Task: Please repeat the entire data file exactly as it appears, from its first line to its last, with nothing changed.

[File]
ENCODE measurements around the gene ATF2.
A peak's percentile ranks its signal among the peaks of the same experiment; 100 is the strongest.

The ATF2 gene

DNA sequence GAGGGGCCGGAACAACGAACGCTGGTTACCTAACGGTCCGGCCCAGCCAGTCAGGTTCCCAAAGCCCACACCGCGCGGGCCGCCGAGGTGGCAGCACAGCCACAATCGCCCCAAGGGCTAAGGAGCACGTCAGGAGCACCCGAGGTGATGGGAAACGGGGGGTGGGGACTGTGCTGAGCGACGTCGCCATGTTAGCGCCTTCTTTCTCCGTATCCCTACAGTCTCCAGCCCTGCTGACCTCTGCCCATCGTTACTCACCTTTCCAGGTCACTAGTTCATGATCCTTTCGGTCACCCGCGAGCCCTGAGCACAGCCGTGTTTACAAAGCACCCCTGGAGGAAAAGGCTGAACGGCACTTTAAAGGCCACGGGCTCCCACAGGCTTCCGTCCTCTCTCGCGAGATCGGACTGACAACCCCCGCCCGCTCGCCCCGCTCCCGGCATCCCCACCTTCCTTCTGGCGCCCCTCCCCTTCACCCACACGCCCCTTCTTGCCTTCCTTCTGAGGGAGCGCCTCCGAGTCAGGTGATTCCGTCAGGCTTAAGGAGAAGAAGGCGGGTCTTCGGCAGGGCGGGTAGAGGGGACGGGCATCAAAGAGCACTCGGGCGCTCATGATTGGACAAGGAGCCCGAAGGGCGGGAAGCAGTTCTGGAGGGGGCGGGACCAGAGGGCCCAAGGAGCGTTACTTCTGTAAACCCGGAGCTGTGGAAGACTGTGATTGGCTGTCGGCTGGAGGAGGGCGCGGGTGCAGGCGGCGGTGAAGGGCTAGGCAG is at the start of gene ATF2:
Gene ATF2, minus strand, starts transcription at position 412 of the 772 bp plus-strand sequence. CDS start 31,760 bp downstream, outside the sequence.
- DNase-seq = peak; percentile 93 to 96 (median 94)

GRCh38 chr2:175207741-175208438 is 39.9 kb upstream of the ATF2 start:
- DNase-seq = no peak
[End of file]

ENCODE measurements around the gene ATF2.
A peak's percentile ranks its signal among the peaks of the same experiment; 100 is the strongest.

The ATF2 gene

DNA sequence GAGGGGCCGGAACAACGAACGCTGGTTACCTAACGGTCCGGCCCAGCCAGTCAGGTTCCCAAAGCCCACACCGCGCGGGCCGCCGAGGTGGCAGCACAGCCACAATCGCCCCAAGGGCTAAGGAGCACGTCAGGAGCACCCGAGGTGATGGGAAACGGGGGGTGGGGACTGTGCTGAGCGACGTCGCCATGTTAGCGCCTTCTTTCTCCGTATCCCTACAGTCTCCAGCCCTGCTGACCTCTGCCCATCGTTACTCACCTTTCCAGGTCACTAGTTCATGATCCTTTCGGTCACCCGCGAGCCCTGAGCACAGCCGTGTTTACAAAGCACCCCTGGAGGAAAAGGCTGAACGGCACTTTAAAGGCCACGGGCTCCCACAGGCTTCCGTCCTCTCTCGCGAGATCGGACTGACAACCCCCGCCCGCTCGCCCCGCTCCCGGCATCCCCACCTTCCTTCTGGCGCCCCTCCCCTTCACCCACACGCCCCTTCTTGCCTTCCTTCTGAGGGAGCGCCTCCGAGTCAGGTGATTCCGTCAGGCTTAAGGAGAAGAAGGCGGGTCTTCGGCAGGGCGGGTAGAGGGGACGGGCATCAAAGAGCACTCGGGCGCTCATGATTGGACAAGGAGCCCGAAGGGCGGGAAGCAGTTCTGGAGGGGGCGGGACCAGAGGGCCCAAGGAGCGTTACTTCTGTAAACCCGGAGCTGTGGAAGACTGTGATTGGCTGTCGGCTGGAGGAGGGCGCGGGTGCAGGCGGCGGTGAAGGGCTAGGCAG is at the start of gene ATF2:
Gene ATF2, minus strand, starts transcription at position 412 of the 772 bp plus-strand sequence. CDS start 31,760 bp downstream, outside the sequence.
- DNase-seq = peak; percentile 93 to 96 (median 94)

GRCh38 chr2:175207741-175208438 is 39.9 kb upstream of the ATF2 start:
- DNase-seq = no peak